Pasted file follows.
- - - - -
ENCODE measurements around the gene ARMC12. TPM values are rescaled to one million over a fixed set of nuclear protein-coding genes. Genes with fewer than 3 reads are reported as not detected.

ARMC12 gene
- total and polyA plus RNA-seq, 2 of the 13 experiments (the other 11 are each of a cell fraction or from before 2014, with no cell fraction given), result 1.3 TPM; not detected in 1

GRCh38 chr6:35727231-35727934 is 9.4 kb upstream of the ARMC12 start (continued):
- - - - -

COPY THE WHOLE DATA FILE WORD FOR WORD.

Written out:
ENCODE measurements around the gene ARMC12. TPM values are rescaled to one million over a fixed set of nuclear protein-coding genes. Genes with fewer than 3 reads are reported as not detected.

ARMC12 gene
- total and polyA plus RNA-seq, 2 of the 13 experiments (the other 11 are each of a cell fraction or from before 2014, with no cell fraction given), result 1.3 TPM; not detected in 1

GRCh38 chr6:35727231-35727934 is 9.4 kb upstream of the ARMC12 start (continued):